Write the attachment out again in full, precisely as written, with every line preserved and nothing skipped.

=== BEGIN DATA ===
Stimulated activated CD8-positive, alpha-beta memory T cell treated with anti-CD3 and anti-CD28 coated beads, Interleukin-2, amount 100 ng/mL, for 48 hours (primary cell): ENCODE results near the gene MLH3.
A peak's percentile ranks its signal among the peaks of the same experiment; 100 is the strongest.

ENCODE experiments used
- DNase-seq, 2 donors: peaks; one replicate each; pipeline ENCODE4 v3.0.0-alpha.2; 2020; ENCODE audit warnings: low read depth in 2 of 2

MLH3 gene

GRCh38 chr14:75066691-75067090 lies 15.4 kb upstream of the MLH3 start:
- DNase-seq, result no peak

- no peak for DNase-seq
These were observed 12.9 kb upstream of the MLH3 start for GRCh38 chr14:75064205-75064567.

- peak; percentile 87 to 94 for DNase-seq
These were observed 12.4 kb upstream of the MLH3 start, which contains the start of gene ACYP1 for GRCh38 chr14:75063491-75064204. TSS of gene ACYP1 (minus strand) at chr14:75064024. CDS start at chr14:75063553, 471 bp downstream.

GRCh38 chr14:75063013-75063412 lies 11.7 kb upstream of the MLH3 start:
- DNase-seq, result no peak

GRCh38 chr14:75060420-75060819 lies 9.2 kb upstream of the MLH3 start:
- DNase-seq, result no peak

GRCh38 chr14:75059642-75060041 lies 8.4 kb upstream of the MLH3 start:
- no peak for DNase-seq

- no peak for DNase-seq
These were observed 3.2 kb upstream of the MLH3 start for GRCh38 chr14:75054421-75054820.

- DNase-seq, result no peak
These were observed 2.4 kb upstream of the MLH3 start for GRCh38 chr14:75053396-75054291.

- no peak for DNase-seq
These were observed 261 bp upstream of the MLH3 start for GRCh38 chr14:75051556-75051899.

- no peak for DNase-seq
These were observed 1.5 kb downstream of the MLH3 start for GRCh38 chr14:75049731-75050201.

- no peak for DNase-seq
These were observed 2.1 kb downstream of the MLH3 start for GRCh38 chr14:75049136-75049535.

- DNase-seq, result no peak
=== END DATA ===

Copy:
Stimulated activated CD8-positive, alpha-beta memory T cell treated with anti-CD3 and anti-CD28 coated beads, Interleukin-2, amount 100 ng/mL, for 48 hours (primary cell): ENCODE results near the gene MLH3.
A peak's percentile ranks its signal among the peaks of the same experiment; 100 is the strongest.

ENCODE experiments used
- DNase-seq, 2 donors: peaks; one replicate each; pipeline ENCODE4 v3.0.0-alpha.2; 2020; ENCODE audit warnings: low read depth in 2 of 2

MLH3 gene

GRCh38 chr14:75066691-75067090 lies 15.4 kb upstream of the MLH3 start:
- DNase-seq, result no peak

- no peak for DNase-seq
These were observed 12.9 kb upstream of the MLH3 start for GRCh38 chr14:75064205-75064567.

- peak; percentile 87 to 94 for DNase-seq
These were observed 12.4 kb upstream of the MLH3 start, which contains the start of gene ACYP1 for GRCh38 chr14:75063491-75064204. TSS of gene ACYP1 (minus strand) at chr14:75064024. CDS start at chr14:75063553, 471 bp downstream.

GRCh38 chr14:75063013-75063412 lies 11.7 kb upstream of the MLH3 start:
- DNase-seq, result no peak

GRCh38 chr14:75060420-75060819 lies 9.2 kb upstream of the MLH3 start:
- DNase-seq, result no peak

GRCh38 chr14:75059642-75060041 lies 8.4 kb upstream of the MLH3 start:
- no peak for DNase-seq

- no peak for DNase-seq
These were observed 3.2 kb upstream of the MLH3 start for GRCh38 chr14:75054421-75054820.

- DNase-seq, result no peak
These were observed 2.4 kb upstream of the MLH3 start for GRCh38 chr14:75053396-75054291.

- no peak for DNase-seq
These were observed 261 bp upstream of the MLH3 start for GRCh38 chr14:75051556-75051899.

- no peak for DNase-seq
These were observed 1.5 kb downstream of the MLH3 start for GRCh38 chr14:75049731-75050201.

- no peak for DNase-seq
These were observed 2.1 kb downstream of the MLH3 start for GRCh38 chr14:75049136-75049535.

- DNase-seq, result no peak